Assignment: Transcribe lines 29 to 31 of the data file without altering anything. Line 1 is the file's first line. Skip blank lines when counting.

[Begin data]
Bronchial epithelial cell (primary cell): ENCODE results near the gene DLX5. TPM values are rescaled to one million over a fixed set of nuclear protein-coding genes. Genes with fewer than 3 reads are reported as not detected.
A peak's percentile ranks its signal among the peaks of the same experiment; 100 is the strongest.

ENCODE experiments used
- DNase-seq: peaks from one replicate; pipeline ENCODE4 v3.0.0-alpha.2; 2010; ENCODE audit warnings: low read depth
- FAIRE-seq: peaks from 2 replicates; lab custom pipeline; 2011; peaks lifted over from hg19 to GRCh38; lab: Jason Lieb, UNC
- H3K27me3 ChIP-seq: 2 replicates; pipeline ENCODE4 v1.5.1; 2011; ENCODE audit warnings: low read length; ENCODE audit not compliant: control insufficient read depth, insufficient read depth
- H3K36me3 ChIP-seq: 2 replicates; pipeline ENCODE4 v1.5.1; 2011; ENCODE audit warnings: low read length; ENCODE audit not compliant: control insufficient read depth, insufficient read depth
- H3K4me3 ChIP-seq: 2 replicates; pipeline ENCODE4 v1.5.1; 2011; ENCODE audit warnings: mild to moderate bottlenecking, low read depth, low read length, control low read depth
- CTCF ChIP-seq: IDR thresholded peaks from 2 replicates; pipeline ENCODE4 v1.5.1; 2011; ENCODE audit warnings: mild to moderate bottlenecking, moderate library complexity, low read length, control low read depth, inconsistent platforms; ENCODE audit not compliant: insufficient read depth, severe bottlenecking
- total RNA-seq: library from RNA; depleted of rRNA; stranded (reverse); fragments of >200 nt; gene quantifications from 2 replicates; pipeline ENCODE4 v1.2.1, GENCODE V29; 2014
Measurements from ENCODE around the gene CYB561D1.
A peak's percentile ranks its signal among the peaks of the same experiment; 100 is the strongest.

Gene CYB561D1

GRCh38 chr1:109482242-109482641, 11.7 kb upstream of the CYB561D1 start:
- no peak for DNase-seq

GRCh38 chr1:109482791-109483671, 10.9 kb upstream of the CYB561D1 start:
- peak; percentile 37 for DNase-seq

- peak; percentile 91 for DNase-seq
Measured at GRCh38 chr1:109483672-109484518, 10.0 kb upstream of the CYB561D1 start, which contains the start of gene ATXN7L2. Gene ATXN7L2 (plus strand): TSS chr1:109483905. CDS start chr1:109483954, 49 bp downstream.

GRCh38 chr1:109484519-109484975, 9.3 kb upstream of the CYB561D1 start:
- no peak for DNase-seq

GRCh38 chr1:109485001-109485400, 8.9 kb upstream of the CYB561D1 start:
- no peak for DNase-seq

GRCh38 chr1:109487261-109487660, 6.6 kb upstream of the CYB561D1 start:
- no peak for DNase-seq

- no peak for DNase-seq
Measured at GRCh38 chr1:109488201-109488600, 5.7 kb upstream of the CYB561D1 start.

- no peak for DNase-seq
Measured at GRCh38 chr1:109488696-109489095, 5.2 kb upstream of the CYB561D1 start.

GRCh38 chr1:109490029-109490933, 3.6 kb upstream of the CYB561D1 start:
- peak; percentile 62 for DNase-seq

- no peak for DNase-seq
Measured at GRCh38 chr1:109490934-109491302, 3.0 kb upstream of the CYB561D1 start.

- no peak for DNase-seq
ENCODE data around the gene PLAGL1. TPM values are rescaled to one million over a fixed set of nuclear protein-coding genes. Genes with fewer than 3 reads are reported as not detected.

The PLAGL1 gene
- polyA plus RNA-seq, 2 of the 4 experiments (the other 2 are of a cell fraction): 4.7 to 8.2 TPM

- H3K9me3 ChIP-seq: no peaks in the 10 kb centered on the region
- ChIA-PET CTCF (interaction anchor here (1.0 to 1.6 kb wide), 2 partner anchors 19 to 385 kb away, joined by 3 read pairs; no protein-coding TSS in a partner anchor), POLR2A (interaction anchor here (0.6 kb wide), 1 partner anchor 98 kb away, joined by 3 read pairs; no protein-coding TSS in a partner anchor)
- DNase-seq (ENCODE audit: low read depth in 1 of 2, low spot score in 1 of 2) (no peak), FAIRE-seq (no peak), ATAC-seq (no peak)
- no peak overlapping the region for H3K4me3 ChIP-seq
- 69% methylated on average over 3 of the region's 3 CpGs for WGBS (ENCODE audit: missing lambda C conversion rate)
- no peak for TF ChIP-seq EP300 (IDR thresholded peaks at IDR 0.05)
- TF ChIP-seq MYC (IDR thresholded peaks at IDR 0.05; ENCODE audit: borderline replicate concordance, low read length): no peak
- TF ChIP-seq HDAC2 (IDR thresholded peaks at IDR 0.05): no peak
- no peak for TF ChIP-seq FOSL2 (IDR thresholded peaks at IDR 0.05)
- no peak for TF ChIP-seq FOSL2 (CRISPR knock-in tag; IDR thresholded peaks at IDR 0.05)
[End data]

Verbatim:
Measured at GRCh38 chr1:109488696-109489095, 5.2 kb upstream of the CYB561D1 start.

GRCh38 chr1:109490029-109490933, 3.6 kb upstream of the CYB561D1 start:
- peak; percentile 62 for DNase-seq